To get a grasp of how enormous Wikipedia actually is, you need to crunch some numbers. The mere fact that it has 1 billion edits is hard to wrap your head around.
That’s not all:
There are tons of new contributions around the clock. And although there are editors who bail out early on, there’s no shortage of fresh replacements.
Basically, Wikipedia will never run out of people, as the Wikipedia contributors statistics suggest.
- 48,780,477 pages on Wiki including talk pages, redirects, etc.
- 882,744 uploaded files.
- 916,648,900 page edits since the inception of Wikipedia.
- 18.79 edits per page.
5. Sometimes articles experience an unexpected jump after receiving over 1 million hits a day.
Due to current events and emerging trends, certain Wiki articles experience a traffic jump every once in a while, Wikipedia statistics tell us. These spikes are highlighted when a single article receives 1 million or more visits in a day.
Here are some AWESOME examples based on page view statistics:
2009 – Battlestar Galactica: Series finale.
2010 – WikiLeaks: US diplomatic cables released.
2011 – Atlantis: New evidence of its existence came out.
2012 – Autorotation: For unknown reasons.
2013 – Harlem Shake: The meme broke out.
2014 – Ice Bucket Challenge: Social media campaign started.
2015 – Ghostbusters: New movie filming announced.
2016 – Pokémon Go: Peak of the game’s craze.
2017 – Plimpton 322: New scientific evidence on an ancient Babylonian tablet found.
6. There is a vote for the last ever Wikipedia article.
Rowling said the last word of Harry Potter and the Deathly Hallows would be scar… and then it wasn’t. So, don’t get too excited!
The good people of Wikipedia certainly have a sense of humor.
They have created a poll where people can predict which the last article uploaded on the site will be. You can enter the Wikipedia forecast on the final article by entering a headline in the appropriate section. Additionally, you have three votes to distribute.
Some ingeniously hilarious examples include:
- The World Will End in ___ Secs
- Let There be Light
- Why Zombies Won (… no comment!)
- The Complete History of Wikipedia
- The collapse of the Kingdom of Antarctica
- Vogon Constructor Ship Fleet
What do you think?
In case of a site failure or the inevitable destruction of the universe as we know it, what could be the final article on Wikipedia?
7. The most viewed page on Wikipedia is the main page according to Wikipedia stats.
You probably wouldn’t have guessed it, but Wiki stats tell us the homepage is the most visited page on Wikipedia. It actually makes sense if you think about it.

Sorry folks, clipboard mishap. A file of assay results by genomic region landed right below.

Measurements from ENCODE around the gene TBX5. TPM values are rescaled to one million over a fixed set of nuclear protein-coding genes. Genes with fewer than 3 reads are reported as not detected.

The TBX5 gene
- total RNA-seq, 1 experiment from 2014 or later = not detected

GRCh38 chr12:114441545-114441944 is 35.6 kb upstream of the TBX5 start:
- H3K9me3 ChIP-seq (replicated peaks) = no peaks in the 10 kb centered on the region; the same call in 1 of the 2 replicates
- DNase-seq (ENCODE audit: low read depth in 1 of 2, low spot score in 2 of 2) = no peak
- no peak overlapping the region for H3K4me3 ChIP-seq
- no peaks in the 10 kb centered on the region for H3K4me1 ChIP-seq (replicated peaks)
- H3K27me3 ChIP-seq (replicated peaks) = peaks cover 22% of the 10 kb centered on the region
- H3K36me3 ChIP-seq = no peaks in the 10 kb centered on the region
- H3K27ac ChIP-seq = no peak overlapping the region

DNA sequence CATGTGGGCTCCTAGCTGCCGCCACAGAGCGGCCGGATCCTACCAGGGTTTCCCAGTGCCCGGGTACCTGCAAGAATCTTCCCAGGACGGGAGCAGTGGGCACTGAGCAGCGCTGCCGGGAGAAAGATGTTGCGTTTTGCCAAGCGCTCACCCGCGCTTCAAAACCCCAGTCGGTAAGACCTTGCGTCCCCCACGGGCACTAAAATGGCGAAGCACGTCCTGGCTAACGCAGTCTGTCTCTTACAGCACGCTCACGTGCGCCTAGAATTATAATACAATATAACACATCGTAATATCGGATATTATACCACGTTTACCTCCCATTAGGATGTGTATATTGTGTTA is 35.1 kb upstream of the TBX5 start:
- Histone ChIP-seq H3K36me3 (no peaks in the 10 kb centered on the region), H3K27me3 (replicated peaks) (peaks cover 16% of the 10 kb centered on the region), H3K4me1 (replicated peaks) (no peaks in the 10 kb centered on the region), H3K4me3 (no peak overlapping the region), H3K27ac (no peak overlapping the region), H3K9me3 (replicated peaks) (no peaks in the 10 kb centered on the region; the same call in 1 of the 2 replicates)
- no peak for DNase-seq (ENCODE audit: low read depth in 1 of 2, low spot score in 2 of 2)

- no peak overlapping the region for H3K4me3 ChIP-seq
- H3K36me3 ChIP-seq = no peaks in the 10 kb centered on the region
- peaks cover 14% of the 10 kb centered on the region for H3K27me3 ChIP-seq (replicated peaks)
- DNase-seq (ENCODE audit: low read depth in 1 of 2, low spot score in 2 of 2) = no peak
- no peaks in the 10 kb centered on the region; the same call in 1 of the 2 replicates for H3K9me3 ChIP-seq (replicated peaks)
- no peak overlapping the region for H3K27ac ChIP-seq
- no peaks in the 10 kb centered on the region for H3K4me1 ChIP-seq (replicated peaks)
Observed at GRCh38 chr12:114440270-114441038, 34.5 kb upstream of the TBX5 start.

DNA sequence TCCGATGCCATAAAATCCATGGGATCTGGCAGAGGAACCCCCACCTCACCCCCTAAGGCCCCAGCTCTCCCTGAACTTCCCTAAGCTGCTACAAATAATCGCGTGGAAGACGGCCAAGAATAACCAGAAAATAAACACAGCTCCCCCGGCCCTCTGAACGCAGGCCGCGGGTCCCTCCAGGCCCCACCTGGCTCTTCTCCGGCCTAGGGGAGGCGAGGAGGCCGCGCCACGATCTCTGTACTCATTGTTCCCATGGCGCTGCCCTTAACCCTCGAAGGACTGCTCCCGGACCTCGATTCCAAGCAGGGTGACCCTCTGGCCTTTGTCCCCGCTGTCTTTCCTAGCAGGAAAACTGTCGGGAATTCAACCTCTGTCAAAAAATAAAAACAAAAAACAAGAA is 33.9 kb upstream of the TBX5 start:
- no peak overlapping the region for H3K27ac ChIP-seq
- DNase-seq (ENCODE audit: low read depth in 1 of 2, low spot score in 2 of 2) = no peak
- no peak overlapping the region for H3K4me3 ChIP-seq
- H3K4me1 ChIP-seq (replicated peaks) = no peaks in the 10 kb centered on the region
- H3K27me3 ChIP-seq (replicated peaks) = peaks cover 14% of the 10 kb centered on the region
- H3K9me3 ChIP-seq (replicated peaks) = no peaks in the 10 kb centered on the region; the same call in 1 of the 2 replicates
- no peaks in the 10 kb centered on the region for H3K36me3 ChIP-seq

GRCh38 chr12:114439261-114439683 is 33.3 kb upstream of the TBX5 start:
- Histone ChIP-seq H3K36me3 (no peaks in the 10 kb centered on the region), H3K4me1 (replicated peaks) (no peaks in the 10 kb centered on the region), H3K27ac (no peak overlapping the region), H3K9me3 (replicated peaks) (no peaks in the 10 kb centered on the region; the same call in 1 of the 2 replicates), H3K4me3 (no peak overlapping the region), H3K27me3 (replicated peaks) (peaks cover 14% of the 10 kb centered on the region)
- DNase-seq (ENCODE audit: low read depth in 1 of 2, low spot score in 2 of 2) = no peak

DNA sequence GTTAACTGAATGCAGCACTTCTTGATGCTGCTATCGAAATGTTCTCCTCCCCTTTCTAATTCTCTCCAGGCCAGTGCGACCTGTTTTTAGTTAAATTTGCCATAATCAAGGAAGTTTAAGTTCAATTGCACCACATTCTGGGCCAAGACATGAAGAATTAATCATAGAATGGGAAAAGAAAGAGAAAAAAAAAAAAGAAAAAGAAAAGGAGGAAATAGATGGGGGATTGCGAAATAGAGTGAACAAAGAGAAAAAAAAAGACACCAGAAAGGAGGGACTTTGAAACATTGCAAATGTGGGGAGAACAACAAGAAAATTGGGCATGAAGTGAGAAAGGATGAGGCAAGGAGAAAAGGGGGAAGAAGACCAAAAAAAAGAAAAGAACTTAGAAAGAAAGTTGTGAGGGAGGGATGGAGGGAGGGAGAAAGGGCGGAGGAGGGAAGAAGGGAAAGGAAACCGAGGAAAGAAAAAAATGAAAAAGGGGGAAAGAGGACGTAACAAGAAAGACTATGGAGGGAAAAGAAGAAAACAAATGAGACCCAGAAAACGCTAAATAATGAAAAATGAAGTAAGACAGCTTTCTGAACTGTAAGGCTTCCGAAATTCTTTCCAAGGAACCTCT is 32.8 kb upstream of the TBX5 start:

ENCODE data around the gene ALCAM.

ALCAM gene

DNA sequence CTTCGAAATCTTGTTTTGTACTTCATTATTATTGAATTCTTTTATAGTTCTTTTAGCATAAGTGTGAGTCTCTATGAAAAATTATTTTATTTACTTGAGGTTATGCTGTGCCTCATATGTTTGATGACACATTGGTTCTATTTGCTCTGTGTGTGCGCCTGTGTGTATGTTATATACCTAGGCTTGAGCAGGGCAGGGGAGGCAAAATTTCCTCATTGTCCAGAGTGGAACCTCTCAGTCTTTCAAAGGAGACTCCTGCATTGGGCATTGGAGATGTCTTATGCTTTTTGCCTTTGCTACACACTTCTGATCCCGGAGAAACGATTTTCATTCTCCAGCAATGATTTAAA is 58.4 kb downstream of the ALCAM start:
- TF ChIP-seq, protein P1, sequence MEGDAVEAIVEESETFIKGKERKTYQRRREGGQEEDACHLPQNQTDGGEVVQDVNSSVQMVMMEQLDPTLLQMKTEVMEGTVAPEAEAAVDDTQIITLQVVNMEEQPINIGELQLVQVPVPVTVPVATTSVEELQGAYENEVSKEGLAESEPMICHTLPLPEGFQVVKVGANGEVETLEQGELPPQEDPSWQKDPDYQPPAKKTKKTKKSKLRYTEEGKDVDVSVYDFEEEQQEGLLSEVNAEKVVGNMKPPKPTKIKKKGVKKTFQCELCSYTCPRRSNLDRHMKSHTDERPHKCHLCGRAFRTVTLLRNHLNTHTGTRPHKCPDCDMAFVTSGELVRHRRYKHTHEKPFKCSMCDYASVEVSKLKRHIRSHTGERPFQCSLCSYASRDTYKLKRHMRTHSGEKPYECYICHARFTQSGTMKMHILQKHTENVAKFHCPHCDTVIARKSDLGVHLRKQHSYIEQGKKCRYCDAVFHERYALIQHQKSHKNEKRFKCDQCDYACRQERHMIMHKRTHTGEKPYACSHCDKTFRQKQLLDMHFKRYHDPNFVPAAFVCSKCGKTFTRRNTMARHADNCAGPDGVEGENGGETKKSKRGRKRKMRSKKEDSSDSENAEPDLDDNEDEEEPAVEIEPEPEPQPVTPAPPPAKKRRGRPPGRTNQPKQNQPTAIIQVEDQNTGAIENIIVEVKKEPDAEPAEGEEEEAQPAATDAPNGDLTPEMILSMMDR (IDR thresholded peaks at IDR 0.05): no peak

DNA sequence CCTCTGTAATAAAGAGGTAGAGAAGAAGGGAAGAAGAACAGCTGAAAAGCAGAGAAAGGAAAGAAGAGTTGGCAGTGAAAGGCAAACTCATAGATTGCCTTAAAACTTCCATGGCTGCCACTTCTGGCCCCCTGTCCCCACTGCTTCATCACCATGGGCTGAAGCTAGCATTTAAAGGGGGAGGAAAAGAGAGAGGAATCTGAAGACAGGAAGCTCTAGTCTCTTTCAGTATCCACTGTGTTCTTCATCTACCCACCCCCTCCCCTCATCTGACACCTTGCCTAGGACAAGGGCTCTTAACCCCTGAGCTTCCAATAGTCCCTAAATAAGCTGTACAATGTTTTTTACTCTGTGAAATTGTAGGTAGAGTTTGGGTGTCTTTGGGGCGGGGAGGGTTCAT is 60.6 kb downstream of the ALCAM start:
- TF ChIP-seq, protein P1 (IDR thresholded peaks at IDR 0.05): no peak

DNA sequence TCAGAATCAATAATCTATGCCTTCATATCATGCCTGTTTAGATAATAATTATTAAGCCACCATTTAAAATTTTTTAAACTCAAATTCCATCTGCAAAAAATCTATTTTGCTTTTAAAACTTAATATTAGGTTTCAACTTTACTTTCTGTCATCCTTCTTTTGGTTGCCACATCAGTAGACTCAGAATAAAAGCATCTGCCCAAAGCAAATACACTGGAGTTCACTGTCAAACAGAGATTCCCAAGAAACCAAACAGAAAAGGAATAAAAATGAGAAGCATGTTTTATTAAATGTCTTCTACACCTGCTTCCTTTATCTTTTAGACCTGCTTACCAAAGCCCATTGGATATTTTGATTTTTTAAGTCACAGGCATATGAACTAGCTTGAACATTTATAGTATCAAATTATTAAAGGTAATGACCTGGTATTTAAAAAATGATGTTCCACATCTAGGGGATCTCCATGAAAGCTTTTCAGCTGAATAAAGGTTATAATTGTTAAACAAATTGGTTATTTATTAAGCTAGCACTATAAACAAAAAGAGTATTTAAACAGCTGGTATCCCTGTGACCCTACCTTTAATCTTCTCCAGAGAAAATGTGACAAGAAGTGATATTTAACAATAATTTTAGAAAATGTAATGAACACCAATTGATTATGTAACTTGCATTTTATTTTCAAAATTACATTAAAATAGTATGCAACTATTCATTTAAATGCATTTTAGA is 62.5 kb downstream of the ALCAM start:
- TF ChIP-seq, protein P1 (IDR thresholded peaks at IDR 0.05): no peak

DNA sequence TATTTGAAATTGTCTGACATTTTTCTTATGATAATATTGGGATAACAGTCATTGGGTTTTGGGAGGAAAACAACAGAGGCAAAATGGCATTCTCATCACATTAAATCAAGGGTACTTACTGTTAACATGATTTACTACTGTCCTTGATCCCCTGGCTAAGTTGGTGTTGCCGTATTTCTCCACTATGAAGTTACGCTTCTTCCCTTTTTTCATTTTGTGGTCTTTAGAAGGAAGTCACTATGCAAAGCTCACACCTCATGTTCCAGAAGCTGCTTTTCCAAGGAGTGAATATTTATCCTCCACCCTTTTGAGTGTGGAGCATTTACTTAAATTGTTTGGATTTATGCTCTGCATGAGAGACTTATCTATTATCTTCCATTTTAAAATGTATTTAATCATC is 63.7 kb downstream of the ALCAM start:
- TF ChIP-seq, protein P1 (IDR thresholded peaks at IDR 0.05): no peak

The second most visited is Special: Search.
While in the third place we have Special: Random.
As far as the most visited articles go, Wiki, Facebook, and YouTube make up the leading trio.
8. 90% of Wikipedia editors are male according to Wiki stats.
(Source: The Atlantic)
Wikipedia may be one of the most popular sites in the world, with editors from every nook and cranny, but it needs female contributors. Badly!
The thing is:
Men create about 90% of all content. Female editors are rare, and non-Western female creators are virtually nonexistent.
This has been a major cause of concern for the site creators, as it limits the influence of Wikipedia. That’s why they are currently looking for ways to attract and retain a female editorial crowd who might cover previously neglected topics and diversify the content.
9. The size of Wikipedia is about 200 terabytes.
Wikipedia is an encyclopedia first and foremost, so most of its content is text. However, images, video, and audio files take up a far larger amount of space. (If you think you can compress the entire database on a single flash drive… not gonna happen!)
So how much space does Wikipedia take up?
Based on the latest research, we can tell you it is somewhere in the ballpark of 200 TB. Which is a lot!
10. Wikipedia reportedly earned $77 million by the end of the 2014 fiscal year.
(Source: The Washington Post)
Plenty of people are confused about Wikipedia’s earnings and how it actually makes money. That being said, it’s common knowledge that it is a non-profit organization that accepts donations through the Wikimedia Foundation.
So the answer to the question of:
Is Wikipedia making money?…
… is a big YES.
How much is a bit more difficult to determine.
Here’s what the numbers have to say:
The average donation amounts to $15, and Wiki store sales account for only 1% of the entire revenue.
However, a Washington Post article revealed that Wikipedia allegedly made $77 million in 2014, enough to keep servers going for 66 weeks.
Wikipedia Language Statistics
Wikipedia was originally created in English, but it quickly expanded to other languages. In fact, its international expansion started just a few days after the site was launched.
The first non-English Wikipedia was in German, followed by Catalan in mere hours. And it didn’t stop there.
Check this out:
- In January 2002, about 90% of the articles were in English.
- Two years later, fewer than 50% were written in English.
- In 2014, Wikipedia contained 85% of non-English articles.
Which brings us to the latest Wikipedia multilingual statistics:
11. There are more Wikipedia articles in English than in any other language.
It is not a surprise that English is the dominant language on Wikipedia. Even though Mandarin has far more native speakers than English, English remains the language of global business and entertainment.